Studies by Brazil’s Amazonian Institute for Man and the Environment (IMAZON), a non-governmental organization (NGO), show that over half the wood from the Amazon region is not utilized by industry.
The research, which involved more than 600 firms in the region, demonstrates that last year only 42% of the wood was processed, while most of the remaining 58% went to waste.
This means that 14.1 million of the 24.5 million cubic meters of wood removed from the forest were turned into residues.
According to IMAZON researcher, Dênis Pereira, 45% of these residues was simply burned, 24% was transformed into charcoal, 6% remained warehoused in the firms, 5% went to brick factories, and 5% was used to generate electricity. The other 15%, Pereira added, went to waste.
In an interview with the Amazon National Radio last week, the Ministry of Environment’s director of forests, Tasso Azevedo, confirmed that the wood utilization rate in the Amazon region is low, approximately 40-45%.
Nevertheless, he did not classify the wood transformed into charcoal or used to generate electricity as wasted. He said that industries could raise their utilization rate to as much as 60% by using the residues to produce energy, metal plates, and charcoal.
Pereira explained that there is natural waste in the Amazon, but there is also waste due to the use of outdated equipment in cutting the timber.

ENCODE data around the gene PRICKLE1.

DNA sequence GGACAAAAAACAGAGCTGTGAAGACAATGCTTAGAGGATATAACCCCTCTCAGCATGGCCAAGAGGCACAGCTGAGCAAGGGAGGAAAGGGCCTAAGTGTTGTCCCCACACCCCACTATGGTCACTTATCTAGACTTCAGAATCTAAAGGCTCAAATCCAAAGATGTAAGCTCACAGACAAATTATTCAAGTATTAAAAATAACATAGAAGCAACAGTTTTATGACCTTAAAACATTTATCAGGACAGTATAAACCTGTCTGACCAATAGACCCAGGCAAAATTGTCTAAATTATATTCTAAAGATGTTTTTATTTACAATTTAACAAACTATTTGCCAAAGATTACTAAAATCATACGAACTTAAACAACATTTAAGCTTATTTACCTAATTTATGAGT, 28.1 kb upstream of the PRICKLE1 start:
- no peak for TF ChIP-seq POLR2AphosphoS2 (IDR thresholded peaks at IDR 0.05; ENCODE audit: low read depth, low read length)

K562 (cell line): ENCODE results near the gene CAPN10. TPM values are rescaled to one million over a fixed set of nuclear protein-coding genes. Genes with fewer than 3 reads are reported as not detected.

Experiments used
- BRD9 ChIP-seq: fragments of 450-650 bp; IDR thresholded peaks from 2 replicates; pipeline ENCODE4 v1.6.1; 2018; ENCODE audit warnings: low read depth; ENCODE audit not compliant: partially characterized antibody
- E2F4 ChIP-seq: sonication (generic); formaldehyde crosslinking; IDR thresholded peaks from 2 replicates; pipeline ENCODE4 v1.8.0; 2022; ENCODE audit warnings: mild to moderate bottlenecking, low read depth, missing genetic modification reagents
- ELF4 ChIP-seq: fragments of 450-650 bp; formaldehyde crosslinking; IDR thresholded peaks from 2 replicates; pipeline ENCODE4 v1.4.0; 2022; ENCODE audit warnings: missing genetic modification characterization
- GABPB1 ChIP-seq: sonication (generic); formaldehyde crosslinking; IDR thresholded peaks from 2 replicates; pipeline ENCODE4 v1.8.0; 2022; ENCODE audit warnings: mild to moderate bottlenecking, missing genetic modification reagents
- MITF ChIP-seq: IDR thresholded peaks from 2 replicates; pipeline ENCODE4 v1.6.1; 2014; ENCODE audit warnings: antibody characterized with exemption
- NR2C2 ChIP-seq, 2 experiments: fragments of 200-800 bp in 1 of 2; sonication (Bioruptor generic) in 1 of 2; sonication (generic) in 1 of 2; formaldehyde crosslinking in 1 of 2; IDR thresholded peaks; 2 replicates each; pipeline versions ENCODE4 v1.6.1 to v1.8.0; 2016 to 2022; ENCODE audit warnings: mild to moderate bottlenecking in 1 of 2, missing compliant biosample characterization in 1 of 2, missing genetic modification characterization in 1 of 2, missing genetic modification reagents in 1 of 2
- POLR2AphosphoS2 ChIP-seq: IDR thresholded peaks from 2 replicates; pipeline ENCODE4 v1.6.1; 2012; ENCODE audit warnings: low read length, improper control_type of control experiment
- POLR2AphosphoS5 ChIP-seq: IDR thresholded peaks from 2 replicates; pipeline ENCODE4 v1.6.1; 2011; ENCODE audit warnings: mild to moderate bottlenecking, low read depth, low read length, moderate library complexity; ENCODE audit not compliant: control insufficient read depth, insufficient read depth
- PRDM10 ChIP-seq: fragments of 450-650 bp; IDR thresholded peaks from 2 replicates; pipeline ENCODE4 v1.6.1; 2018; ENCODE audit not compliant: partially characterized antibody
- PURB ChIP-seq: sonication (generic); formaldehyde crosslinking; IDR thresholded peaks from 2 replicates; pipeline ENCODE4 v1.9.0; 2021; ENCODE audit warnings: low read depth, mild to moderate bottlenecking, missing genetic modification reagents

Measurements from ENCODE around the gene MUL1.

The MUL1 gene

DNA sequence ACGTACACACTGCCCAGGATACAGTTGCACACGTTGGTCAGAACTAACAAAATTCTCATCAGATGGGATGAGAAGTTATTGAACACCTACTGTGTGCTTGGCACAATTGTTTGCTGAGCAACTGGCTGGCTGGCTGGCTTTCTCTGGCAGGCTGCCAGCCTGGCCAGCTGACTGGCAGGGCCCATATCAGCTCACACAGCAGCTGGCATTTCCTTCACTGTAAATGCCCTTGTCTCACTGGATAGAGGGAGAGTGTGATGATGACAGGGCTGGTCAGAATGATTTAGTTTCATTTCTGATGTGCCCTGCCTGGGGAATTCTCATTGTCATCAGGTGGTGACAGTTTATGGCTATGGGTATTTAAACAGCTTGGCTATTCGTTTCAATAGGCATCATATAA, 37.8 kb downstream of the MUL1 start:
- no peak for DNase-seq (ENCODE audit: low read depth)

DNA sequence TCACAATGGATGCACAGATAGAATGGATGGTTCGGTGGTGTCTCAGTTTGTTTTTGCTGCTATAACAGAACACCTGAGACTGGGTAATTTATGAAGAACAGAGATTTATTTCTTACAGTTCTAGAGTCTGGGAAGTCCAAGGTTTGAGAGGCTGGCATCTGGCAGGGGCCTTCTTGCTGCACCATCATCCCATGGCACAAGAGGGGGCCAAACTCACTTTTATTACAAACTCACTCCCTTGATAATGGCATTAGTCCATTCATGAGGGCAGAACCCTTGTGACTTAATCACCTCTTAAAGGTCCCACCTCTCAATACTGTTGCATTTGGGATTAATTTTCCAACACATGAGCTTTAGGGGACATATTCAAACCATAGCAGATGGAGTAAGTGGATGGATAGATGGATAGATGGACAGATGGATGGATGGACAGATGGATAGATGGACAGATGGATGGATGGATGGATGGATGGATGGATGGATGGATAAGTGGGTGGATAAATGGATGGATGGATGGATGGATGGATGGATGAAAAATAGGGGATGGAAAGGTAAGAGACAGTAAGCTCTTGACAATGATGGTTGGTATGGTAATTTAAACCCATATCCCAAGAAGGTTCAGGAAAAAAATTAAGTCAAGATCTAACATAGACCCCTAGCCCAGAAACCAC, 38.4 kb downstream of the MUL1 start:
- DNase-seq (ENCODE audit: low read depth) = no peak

"Due to the tools, there is excessive waste of timber when it comes split or hollow from the forests. Consequently, the yield depends on the equipment and the way the wood is handled in the yard," the IMAZON researcher observed.
According to Azevedo, there are programs underway to increase the yield in this area. "One of them is the National Quality Program, which works specifically with the question of efficiency in wood processing," he said.
"There is also the Brazilian Institute of Environment and Renewable Natural Resources’ (IBAMA) Forest Products Laboratory, which seeks improvements in manufacturing processes and the transfer of technology to industries," he added.
Azevedo went on to say that the growing use of biomass residues to produce energy in the Amazon can replace the use of diesel fuel. This, he said, is a way to utilize renewable resources from the region itself.
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